Oct 27, 2021  
2016-2017 Academic Catalog 
    
2016-2017 Academic Catalog [ARCHIVED CATALOG]

Student Services



The Life University administration believes that a student’s experience should be challenging, rewarding, transformational and memorable. All students can access the Student Handbook online, which addresses the following topics in more detail.

The Community

Marietta, home of Life University, is a thriving suburban community just 15 minutes from downtown Atlanta. The Metro Atlanta area has a population of more than 5 million and a strong international economy.

Locally, you will find easy access to grocery stores, shopping malls and other basic services. There also is a public bus system that passes near the Life University campus; however, most students find it more convenient to have their own transportation. The area also has high-quality public and private schools.

Atlanta is considered the transportation hub of the southeastern United States. Hartsfield Jackson International Airport is one of the world’s busiest, and the city has extensive local and interstate highways, as well as a rapid transit system.

Excellent employment opportunities for students and their spouses exist. Since Atlanta is a major convention city, many jobs are available in hotels, restaurants and in retail stores throughout the area.

Leisure

The University’s location in Metropolitan Atlanta offers a blend of Old South charm and New South progress. Cultural and recreational opportunities range from the Jimmy Carter Presidential Library and world-class museums, theater and symphony, to Six Flags Over Georgia, Georgia Aquarium, World of Coke and professional sports teams including Atlanta Braves baseball, Falcons football, Hawks basketball and Silverbacks soccer. Also, Atlanta hosted the 1996 Summer Olympic Games.

Atlanta, the capital of Georgia, is located within easy reach of a variety of outdoor activities. An hour north is the southern end of the Appalachian Mountain Range, where the Appalachian Trail and great camping and hiking are found. Water sports abound on area rivers and lakes. The Atlantic Ocean is a four-hour drive to the east, and the Florida Gulf is a six hour drive to the south.

Living Expenses and Employment

Students seeking part-time employment may locate postings on the Careers4Life posting board which is managed by Career Services. Federal college work-study positions are coordinated through the departments of Financial Aid and Human Resources.

Office of Student Services

Student Involvement

The college experience goes way beyond academics. That’s not to say that academics aren’t important – they are, but immersing yourself in college life means being involved in extracurricular activities.

Recognizing that well-balanced students are infinitely more prepared for life after college, Life University offers opportunities for student involvement, for students to express themselves, contribute to their talents and develop new friendships and relationships both on campus and in the community.

Ian Grassam Treehouse

The Ian Grassam Treehouse, known also as just ‘The Treehouse,’ is located in a century-old home overlooking a small pond. The Ian Grassam Treehouse offers students a gathering place for study, relaxation, fun and University-related activities. It is also a wonderful place to hold meetings, organization events, speakers and social events.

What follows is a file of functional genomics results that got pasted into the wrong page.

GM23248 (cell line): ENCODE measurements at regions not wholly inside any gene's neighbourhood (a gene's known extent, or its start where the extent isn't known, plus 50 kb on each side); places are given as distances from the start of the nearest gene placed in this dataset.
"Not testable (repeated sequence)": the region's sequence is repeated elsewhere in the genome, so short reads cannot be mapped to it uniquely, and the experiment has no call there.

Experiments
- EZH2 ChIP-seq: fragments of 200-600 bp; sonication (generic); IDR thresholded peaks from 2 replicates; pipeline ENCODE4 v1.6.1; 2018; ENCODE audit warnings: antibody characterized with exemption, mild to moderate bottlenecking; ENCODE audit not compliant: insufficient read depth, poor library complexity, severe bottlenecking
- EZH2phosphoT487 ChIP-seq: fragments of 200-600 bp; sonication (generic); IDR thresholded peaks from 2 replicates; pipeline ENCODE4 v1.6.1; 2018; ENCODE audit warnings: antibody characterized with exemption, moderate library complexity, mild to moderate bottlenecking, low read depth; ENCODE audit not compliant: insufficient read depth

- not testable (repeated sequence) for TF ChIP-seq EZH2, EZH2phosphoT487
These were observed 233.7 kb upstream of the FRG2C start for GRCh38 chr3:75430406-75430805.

Student Organizations

Life University offers more than 70 various clubs and organizations which you can join. From nutrition clubs and organizations to sports clubs, and from Student Council to chiropractic technique clubs, there is something for everyone. Click Here for a listing of officially recognized clubs and organizations or email involvement@life.edu

Student Activities

The Campus Activities Board (CAB) is hosted out of the Office of Student Services with the expressed purpose of providing entertainment, recreation and educational programs for Life University’s student body. The CAB board is comprised of 6 students part-time Campus Activities Monitors, helps to plan student events on campus.

If you like planning and participating in events designed for students such as concerts, parties, bands/DJs, holiday festivals and dinners, open mic nights, and other fun gatherings, the Campus Activities Board is a great way to get involved and get your friends and colleagues involved as well. For more information email CAB@student.life.edu

Intramural Sports

Intramural Sports are designed to provide an opportunity for all students, faculty and staff to participate in organized recreational activities. Structured leagues and tournaments are offered in a diverse array of sporting activities such as: Flag football, Basketball, Softball, Soccer, Volleyball and much more. It is simple to get involved, register Here and click “create account”.

On the IMleagues site you will find an Intramural Sports manual that is designed to serve as an informative and procedural guide for all sports participants. Team captains are expected to familiarize themselves with and abide by the information contained in this manual. We encourage all participants with questions concerning this manual to contact Student Services Office.

The mission of the Intramural and Recreation Sports Program is to provide students, faculty and staff the opportunity to promote a healthy college experience while building interpersonal and transformational leadership skills.

Recreational Sport Organizations

Club Sports require more commitment than Intramurals, as they involve practices, games and even some travel. To sign up for a RSO or for more information, email reprograms@LIFE.edu.

Student Ambassadors